Beneficial Effects of Dissipative Brackets on Glazed Façade Maximum Capacity under Blast Loading


  • Guido Lori Permasteelisa Group
  • Giampiero Manara Permasteelisa Group


During the early 2000s, facade blast enhancement was characterized by heavy design, tempered thick glazing, rigid framing and massive connections to the building structure. The research undertaken in more recent years has shown that most part of the reinforcements was not required to match the protection targets. On the contrary, a dissipative strategy was incorporated, to analyse the façade element post-elastic behaviour, in order to use as much as possible their inherent energy absorbing properties and developing dynamic calculations with reduced conservative assumptions. It has been possible to supply a high degree of resilience also to buildings with less safety demand, but affected by significant blast risk (soft targets or indirect targets). The reduced incremental façade cost and the negligible impact on functionality and aesthetics, compared with the benefits in terms of financial loss reduction, have favoured a systematic approach in world areas affected by large terrorist threat. The deformable bracket patented by Permasteelisa has upgraded the dissipative effect, increasing the maximum blast the glazing can resist up to the failure and reducing the load transfer to the building, resulting in sustainable blast risk mitigation, not just for individual buildings, but as coordinated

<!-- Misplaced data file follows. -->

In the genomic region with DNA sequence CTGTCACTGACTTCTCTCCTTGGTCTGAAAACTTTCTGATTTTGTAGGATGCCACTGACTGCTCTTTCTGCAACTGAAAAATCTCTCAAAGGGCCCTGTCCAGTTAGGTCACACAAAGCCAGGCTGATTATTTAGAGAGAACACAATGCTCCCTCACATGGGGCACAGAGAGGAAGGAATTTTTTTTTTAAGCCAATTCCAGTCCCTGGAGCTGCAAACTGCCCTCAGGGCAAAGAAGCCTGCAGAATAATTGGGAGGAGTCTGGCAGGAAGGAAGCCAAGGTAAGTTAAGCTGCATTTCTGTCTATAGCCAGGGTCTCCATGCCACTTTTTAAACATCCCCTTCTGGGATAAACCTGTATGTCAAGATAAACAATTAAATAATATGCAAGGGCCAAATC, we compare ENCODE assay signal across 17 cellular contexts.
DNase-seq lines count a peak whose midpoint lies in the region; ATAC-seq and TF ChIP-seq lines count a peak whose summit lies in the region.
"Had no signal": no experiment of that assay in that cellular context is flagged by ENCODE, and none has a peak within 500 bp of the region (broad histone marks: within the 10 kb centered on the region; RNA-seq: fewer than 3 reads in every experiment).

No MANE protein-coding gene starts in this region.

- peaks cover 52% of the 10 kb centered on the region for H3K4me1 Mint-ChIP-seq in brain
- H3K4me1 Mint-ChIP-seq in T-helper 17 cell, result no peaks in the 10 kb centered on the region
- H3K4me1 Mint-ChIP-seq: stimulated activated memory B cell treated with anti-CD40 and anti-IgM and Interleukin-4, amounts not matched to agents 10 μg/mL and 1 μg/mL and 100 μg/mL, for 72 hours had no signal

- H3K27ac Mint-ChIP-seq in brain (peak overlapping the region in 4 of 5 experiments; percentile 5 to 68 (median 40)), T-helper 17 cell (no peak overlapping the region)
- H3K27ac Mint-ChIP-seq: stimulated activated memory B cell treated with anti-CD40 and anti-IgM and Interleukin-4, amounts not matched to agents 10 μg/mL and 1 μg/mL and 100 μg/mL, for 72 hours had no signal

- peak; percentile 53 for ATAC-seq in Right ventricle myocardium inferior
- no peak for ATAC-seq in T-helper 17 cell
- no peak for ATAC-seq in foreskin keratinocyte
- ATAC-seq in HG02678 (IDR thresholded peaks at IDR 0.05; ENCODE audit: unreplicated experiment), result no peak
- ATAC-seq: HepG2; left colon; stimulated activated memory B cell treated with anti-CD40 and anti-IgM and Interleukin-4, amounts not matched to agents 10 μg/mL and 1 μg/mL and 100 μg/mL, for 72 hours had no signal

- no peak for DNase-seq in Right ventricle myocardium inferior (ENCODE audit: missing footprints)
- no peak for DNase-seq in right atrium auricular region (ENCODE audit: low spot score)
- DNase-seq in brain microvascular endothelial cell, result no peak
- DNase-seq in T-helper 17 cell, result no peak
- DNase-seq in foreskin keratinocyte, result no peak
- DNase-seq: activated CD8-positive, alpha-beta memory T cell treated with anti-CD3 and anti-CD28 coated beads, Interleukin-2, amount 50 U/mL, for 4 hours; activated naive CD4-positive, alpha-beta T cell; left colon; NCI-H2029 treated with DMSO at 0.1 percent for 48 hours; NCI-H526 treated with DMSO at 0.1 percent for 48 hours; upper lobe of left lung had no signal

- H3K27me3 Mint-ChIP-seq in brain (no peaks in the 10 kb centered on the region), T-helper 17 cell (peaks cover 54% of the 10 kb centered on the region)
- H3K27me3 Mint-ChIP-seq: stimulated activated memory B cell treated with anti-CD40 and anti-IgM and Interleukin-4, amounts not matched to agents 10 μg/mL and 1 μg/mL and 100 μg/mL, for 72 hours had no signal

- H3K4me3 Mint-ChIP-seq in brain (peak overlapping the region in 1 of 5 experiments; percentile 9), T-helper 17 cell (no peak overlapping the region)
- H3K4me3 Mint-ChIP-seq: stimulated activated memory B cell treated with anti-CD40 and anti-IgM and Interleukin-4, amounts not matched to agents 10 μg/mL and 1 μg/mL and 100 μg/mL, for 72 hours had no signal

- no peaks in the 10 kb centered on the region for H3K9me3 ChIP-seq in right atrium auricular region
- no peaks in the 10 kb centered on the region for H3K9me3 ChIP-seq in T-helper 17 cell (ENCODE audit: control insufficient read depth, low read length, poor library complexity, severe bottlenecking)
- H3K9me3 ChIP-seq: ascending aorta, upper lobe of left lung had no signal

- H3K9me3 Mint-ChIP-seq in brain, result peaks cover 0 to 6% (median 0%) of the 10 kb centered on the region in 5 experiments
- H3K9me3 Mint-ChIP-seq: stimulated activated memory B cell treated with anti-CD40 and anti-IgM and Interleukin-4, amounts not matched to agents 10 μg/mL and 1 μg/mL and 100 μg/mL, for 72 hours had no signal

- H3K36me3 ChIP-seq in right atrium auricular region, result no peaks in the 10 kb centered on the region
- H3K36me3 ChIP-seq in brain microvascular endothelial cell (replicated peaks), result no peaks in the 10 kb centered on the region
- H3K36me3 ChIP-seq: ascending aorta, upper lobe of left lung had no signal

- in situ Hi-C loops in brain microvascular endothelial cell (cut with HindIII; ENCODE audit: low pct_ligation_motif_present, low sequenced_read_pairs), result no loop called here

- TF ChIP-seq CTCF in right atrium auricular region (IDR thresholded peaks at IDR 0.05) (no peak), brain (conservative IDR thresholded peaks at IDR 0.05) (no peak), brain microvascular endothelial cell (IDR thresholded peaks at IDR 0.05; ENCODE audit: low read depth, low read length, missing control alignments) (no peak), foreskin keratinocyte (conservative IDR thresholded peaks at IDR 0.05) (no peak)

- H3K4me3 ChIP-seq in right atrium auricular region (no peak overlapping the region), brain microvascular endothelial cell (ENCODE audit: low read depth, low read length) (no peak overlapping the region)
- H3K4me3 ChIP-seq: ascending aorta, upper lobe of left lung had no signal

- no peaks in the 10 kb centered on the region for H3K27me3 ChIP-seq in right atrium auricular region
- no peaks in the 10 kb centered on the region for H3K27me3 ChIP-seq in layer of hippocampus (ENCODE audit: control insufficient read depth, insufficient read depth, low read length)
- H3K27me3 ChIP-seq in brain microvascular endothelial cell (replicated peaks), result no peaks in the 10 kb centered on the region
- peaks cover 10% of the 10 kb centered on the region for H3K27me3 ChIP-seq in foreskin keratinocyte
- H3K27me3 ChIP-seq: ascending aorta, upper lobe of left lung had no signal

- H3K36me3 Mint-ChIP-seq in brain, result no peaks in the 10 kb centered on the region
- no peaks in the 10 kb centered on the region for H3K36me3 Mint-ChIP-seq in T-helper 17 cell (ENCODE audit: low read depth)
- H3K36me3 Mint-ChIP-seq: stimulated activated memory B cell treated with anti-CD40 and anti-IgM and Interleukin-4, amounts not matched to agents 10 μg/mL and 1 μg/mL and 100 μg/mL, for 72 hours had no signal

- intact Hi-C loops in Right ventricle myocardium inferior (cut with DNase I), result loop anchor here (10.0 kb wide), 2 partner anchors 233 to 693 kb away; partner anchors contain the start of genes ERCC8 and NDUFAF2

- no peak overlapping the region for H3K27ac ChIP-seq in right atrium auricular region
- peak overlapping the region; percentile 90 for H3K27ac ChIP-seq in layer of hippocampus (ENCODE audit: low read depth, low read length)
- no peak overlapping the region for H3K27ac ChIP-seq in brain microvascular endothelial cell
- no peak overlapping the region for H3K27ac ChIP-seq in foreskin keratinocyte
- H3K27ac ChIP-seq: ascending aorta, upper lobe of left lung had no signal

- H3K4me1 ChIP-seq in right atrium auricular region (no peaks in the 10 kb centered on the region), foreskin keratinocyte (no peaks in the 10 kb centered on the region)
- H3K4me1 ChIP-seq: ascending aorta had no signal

strategy in urban areas. This paper describes measurable cost and environmental benefits, showing different design solutions and experimental test validations of the dissipative brackets.





Strength, Stability & Safety